The format of a video essay fully lends itself to the ability to express these points, as a visual and aural engagement with the text is necessary to experience the female gaze in totality. The soundtrack of American Honey is equally significant in establishing the film’s ambiance and reinforcing identification with the characters. Therefore, the ability to incorporate this iconic music into my video essay aided in recreating the atmosphere of the film, a tone that was an integral product of the female gaze.




Arnold, A., ‘Director Andrea Arnold on the Cross-Country Party that Produced American Honey – Interview’, The Verge, (September 29, 2016),, date accessed January 30, 2021.

Cohan, S., Hark, I., (ed.), The Road Movie Book, (London/New York: Routledge, 1997)

Corrigan, T., A Cinema Without Walls: Movies and Culture after Vietnam, (New Jersey: Rutgers University Press, 1991)

Laderman, D., Driving Visions: Exploring the Road Movie, (Texas: University of Texas Press, 2002)

Mulvey, L., ‘Visual Pleasure and Narrative Cinema, Screen, 16(3), (Autumn 1975)

Roberts, S., ‘Western Meets Eastwood’, in Cohan, Hark (ed.), The Road Movie Book, pp. 45 – 69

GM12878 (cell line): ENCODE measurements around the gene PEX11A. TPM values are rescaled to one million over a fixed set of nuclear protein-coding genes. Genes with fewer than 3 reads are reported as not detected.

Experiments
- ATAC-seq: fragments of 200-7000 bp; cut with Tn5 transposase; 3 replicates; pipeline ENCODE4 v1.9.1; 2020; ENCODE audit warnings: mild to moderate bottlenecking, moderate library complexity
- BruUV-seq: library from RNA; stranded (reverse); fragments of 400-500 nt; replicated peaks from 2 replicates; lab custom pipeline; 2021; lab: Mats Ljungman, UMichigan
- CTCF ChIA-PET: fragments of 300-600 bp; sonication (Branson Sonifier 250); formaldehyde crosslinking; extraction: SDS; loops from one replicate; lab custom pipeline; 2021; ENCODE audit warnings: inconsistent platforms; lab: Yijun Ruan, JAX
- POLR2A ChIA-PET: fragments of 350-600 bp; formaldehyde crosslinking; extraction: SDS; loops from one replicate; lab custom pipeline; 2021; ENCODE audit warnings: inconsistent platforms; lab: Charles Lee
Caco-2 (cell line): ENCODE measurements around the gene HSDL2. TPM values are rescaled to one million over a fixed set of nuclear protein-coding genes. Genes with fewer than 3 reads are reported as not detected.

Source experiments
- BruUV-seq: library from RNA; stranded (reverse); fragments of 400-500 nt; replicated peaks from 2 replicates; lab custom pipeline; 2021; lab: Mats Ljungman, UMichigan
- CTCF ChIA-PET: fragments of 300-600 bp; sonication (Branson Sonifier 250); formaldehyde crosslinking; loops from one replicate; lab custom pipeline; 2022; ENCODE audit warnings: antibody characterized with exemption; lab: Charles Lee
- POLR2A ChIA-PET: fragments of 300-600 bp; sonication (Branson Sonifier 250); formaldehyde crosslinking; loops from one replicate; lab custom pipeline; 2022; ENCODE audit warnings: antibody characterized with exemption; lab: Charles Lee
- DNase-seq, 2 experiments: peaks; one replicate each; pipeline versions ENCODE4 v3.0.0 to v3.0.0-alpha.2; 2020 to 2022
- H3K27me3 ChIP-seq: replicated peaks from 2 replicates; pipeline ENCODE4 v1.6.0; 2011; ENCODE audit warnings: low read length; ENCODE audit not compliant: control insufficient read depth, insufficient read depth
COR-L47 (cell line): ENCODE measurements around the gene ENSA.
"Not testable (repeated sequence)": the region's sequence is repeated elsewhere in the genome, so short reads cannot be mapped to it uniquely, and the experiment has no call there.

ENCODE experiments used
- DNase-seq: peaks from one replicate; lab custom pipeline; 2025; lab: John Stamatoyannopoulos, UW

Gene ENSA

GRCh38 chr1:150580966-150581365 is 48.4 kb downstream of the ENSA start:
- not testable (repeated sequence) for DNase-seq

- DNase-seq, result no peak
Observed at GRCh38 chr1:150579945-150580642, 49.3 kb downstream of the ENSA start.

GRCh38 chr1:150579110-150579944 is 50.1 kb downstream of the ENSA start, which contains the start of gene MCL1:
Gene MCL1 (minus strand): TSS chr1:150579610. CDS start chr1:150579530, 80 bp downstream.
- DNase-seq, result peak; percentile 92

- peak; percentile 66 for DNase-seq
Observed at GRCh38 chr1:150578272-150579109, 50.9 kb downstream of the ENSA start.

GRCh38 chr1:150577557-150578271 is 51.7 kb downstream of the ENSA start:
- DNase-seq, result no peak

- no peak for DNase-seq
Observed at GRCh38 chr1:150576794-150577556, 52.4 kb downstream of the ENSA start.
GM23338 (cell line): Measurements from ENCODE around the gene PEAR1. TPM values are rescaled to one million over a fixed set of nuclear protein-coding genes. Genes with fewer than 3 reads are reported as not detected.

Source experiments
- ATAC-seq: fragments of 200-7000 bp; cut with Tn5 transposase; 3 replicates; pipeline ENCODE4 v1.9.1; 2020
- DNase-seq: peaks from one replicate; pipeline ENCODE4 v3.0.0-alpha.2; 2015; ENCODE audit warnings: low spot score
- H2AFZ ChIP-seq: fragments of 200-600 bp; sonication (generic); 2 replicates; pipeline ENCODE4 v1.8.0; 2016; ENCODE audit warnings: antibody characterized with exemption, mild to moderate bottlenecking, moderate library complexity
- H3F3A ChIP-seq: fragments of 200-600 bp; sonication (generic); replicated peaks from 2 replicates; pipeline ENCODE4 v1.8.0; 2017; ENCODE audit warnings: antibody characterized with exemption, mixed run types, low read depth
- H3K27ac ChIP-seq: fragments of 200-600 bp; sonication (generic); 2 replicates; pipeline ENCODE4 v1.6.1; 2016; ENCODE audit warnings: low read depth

Soloway, J., Masterclass lecture given at the Toronto International Film Festival, 2016,, date accessed January 2, 2021



A Perfect World (Dir. Clint Eastwood, Prod. Malpaso Productions, USA, 1993)

American Honey (Dir. Andrea Arnold, Prod. British Film Institute/Film4 Productions/Maven

Pictures, United Kingdom/USA, 2016)

Badlands (Dir. Terrence Malick, Prod. Warner Bros., USA, 1973)

Bonnie and Clyde (Dir. Arthur Penn, Prod. Warner Bros. Pictures, USA, 1967)

Die Another Die (Dir. Lee Tamahori, Prod. Eon Productions/Metro-Goldwyn-Mayer

Pictures, United Kingdom, 2002)

Duel (Dir. Steven Spielberg, Prod. Universal Television, USA, 1971)

Easy Rider (Dir. Dennis Hopper, Prod. Pando Company Inc./Raybert Productions, USA, 1969)

Fish Tank (Dir. Andrea Arnold, Prod. BBC Films/UK Film Council, United Kingdom, 2009)

Mad Max 2 (Dir. George Miller, Prod. Kennedy Miller Entertainment, Australia, 1981)

Midnight Run (Dir. Martin Brest, Prod. City Light Films, USA, 1988)

The Mask (Dir. Charles Russell, Prod. New Line Productions/Dark Horse Entertainment,

USA, 1994)

Thelma & Louise (Dir. Ridley Scott, Prod. Pathé Entertainment/Percy Main

Productions/Metro-Goldwyn-Mayer, USA, 1991)

Vertigo (Dir. Alfred Hitchcock, Prod. Alfred J. Hitchcock Productions, USA, 1958)

Wasp (Dir. Andrea Arnold, Prod. FilmFour/UK Film Council/Cowboy Films, United Kingdom, 2003)

[1] Timothy Corrigan, A Cinema Without Walls: Movies and Culture after Vietnam, (New Jersey: Rutgers University Press, 1991), p. 143

[2] David Laderman, Driving Visions: Exploring the Road Movie, (Texas: University of Texas Press, 2002), p. 20

[3] Laura Mulvey, ‘Visual Pleasure and Narrative Cinema, Screen, 16(3), Autumn 1975, pp. 6 – 18

[4] Joey Soloway, Masterclass lecture given at the Toronto International Film Festival, 2016

[5] Shari Roberts, ‘Western Meets Eastwood’, The Road Movie Book, Steven Cohan, Ina Rae Hark (ed.), (London/New York: Routledge, 1997), p. 64